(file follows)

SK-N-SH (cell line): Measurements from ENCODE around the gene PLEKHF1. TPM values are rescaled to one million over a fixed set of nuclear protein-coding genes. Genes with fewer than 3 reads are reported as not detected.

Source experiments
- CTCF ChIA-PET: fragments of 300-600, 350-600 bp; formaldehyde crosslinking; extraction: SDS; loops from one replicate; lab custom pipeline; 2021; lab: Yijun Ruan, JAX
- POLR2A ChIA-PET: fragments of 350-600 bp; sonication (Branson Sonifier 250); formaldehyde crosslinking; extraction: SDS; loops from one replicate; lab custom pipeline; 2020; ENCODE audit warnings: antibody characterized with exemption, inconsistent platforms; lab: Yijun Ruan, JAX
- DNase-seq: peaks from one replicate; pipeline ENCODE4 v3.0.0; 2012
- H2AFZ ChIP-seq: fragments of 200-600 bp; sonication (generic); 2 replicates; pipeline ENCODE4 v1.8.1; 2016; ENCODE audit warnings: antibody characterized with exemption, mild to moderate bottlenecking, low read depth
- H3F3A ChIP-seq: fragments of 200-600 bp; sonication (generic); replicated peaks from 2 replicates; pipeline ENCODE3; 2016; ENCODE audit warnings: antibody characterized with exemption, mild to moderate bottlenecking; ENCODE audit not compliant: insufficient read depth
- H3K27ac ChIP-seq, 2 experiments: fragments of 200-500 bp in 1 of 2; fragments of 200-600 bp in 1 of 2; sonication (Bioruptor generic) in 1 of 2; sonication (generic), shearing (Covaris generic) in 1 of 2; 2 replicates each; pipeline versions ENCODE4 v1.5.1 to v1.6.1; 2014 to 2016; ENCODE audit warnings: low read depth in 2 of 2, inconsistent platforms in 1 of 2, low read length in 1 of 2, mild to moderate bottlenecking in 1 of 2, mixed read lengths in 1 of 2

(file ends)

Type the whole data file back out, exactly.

SK-N-SH (cell line): Measurements from ENCODE around the gene PLEKHF1. TPM values are rescaled to one million over a fixed set of nuclear protein-coding genes. Genes with fewer than 3 reads are reported as not detected.

Source experiments
- CTCF ChIA-PET: fragments of 300-600, 350-600 bp; formaldehyde crosslinking; extraction: SDS; loops from one replicate; lab custom pipeline; 2021; lab: Yijun Ruan, JAX
- POLR2A ChIA-PET: fragments of 350-600 bp; sonication (Branson Sonifier 250); formaldehyde crosslinking; extraction: SDS; loops from one replicate; lab custom pipeline; 2020; ENCODE audit warnings: antibody characterized with exemption, inconsistent platforms; lab: Yijun Ruan, JAX
- DNase-seq: peaks from one replicate; pipeline ENCODE4 v3.0.0; 2012
- H2AFZ ChIP-seq: fragments of 200-600 bp; sonication (generic); 2 replicates; pipeline ENCODE4 v1.8.1; 2016; ENCODE audit warnings: antibody characterized with exemption, mild to moderate bottlenecking, low read depth
- H3F3A ChIP-seq: fragments of 200-600 bp; sonication (generic); replicated peaks from 2 replicates; pipeline ENCODE3; 2016; ENCODE audit warnings: antibody characterized with exemption, mild to moderate bottlenecking; ENCODE audit not compliant: insufficient read depth
- H3K27ac ChIP-seq, 2 experiments: fragments of 200-500 bp in 1 of 2; fragments of 200-600 bp in 1 of 2; sonication (Bioruptor generic) in 1 of 2; sonication (generic), shearing (Covaris generic) in 1 of 2; 2 replicates each; pipeline versions ENCODE4 v1.5.1 to v1.6.1; 2014 to 2016; ENCODE audit warnings: low read depth in 2 of 2, inconsistent platforms in 1 of 2, low read length in 1 of 2, mild to moderate bottlenecking in 1 of 2, mixed read lengths in 1 of 2